Yes. Food stores in the United States do not have any food exposed to the radiation in Japan. Since the earthquake on 3/11/11, no food products have been exported from the region of Japan affected by the nuclear reactors. The Japanese government has also stopped the sale of foods from that area that have tested high for radiation levels (raw milk, spinach, kakina). In addition, the FDA is vigilantly screening 100 percent of food shipments from Japan before they enter the United States.
How is food screened?
Before food shipments cross the border, the FDA’s import tracking system automatically flags those coming from Japan. Their staff reviews each shipment to determine if it poses a potential health risk. U.S. Customs and Border Protection also screens food imports using equipment that can specifically measure radiation.
Are fish and seafood safe from radiation?
The great quantity of water in the Pacific Ocean rapidly and effectively dilutes radioactive material, so the Washington State Department of Health has determined that local fish and shellfish are safe from radiation. The FDA also advises that all Pacific seafood is unlikely to be affected by radiation. As a precaution, the FDA is taking all steps to evaluate and measure any contamination in fish imported into the United States.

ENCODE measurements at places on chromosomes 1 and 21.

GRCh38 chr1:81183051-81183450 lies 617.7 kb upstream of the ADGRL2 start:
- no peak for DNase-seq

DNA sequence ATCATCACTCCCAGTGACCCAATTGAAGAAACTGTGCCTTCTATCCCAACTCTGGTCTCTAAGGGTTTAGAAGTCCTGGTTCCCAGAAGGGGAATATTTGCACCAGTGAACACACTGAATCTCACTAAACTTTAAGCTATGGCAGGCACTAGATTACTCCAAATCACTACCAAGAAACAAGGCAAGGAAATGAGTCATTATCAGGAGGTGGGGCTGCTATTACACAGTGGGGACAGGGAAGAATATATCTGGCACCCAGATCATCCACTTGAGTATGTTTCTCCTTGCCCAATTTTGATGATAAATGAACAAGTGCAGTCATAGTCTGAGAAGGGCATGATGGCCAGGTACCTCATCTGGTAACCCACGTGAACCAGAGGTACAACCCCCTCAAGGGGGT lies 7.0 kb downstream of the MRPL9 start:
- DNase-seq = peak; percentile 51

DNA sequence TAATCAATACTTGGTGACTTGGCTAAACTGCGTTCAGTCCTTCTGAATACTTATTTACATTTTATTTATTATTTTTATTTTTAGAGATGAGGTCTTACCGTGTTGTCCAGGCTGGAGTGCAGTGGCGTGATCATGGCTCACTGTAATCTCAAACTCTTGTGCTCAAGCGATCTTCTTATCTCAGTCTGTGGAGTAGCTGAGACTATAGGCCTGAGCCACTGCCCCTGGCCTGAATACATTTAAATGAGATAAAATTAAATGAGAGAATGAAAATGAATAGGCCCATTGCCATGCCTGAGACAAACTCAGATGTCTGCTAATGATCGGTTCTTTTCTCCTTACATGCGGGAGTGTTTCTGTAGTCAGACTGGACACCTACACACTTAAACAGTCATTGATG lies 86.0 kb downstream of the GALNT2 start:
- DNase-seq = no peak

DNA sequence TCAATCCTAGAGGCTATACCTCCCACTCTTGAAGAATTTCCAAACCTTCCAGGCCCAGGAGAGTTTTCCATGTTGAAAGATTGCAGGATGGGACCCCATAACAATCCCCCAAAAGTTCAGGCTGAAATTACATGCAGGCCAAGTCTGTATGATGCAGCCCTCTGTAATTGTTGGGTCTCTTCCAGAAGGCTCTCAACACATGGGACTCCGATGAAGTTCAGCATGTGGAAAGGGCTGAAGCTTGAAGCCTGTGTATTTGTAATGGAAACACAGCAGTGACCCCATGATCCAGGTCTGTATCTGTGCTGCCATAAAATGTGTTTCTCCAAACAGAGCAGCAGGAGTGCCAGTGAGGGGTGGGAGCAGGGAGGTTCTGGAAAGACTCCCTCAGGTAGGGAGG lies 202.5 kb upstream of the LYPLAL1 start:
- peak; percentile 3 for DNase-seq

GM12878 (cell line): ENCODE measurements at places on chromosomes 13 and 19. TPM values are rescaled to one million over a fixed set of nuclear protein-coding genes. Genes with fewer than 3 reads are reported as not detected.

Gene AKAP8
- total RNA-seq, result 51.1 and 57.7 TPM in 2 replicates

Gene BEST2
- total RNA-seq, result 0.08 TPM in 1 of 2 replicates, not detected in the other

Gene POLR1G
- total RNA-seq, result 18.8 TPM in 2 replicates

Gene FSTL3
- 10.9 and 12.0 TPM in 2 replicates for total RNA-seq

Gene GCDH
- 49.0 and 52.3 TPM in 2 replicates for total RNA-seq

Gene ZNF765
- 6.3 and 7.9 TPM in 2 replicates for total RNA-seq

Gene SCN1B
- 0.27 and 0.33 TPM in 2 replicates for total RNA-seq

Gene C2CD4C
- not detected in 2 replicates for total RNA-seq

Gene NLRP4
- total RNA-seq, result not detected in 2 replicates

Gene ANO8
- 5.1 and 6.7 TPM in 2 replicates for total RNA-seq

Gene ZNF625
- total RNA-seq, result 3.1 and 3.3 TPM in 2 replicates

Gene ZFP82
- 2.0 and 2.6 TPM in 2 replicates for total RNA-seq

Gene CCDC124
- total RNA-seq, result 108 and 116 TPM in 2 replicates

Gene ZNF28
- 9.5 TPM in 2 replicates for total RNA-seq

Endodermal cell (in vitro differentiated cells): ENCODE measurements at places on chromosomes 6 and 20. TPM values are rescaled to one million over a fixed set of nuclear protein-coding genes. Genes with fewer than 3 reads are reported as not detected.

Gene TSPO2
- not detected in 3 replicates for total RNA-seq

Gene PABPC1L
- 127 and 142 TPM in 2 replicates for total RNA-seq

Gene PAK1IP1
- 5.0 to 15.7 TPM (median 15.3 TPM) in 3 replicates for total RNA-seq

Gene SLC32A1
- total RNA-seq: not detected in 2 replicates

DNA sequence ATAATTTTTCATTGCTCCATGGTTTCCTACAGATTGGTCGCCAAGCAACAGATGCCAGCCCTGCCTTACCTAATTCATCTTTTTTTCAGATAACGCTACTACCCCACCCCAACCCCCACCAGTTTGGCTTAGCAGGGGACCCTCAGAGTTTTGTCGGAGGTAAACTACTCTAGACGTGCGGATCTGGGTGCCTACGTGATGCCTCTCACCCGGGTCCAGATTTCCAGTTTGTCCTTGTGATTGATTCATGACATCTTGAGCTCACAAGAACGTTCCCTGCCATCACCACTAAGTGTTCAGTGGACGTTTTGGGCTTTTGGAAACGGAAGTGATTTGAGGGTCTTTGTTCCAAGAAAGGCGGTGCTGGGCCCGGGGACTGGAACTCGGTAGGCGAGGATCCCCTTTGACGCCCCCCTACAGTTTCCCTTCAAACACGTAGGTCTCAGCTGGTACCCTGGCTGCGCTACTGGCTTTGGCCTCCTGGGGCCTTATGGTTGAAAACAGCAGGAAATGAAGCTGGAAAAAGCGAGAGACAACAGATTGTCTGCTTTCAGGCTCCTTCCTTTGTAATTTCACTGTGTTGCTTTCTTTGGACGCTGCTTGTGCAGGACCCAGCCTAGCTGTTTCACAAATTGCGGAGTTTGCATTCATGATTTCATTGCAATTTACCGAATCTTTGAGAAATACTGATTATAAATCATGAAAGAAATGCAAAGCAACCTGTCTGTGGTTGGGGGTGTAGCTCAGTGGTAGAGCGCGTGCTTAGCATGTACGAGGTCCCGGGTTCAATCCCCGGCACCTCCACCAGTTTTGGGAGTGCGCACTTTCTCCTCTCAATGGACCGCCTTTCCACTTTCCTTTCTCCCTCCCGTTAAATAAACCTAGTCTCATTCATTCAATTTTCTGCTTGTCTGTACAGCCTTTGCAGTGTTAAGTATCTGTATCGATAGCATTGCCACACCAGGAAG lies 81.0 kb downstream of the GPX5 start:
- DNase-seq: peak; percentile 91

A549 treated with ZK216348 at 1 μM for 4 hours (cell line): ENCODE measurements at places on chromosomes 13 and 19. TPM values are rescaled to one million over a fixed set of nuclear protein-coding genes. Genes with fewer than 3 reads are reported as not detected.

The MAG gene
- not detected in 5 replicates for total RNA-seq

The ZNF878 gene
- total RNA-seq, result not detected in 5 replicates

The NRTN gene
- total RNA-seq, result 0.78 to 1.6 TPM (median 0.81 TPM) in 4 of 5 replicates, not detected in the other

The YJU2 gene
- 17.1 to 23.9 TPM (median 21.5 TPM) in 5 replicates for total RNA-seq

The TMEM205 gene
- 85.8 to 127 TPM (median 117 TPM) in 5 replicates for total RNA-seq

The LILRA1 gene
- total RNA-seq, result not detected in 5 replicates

For more information:
Update: 10 a.m., March 22
Japanese foods are safe
The FDA reports that there is no risk to the U.S. food supply as a result of the situation with the nuclear reactors. No food products from the affected areas in Japan are being exported, and more importantly, they do not expect any Japanese food exports to pose a health hazard. As a precaution, the FDA and U.S. Customs and Border Patrol are screening 100 percent of food shipments from Japan for radiation.
NPR’s health blog provided some additional perspective on the effects of radiation on the milk from the area near the reactors. Their interview with a health physicist described the actual risk from milk that recently tested high for radiation (note: dairy from the affected region is not exported and has been banned for consumption by the Japanese government):
“To reach the radiation dose limit for a power plant worker, you'd need to drink 2,922 eight-ounce glasses of milk. To raise your lifetime cancer risk by 4 percent, you'd have to drain more than 58,000 glasses of milk. That would take you 160 years, if you drank one 8-ounce glass a day.”
The American Association of Poison Control Centers has volunteered to take calls from the public regarding potential exposures related to the events in Japan. If you have questions about radiation, you can call their toll free number: 1-800-222-1222.
Are you intrigued by data? The EPA has launched a new web site that shows the data readings from radiation monitoring stations along the West Coast. As expected, the levels of radiation are thousands of times below any level of concern.
Update: 10 a.m. March 21
The state Department of Health has translated information about the nuclear reactor situation in Japan into Spanish, Russian, Ukrainian, Chinese, Korean, and Vietnamese. A Japanese language version is expected to be posted later today.
New information links
Read additional archived updates.
Send email to firstname.lastname@example.org with questions or concerns about radiation levels in Washington State.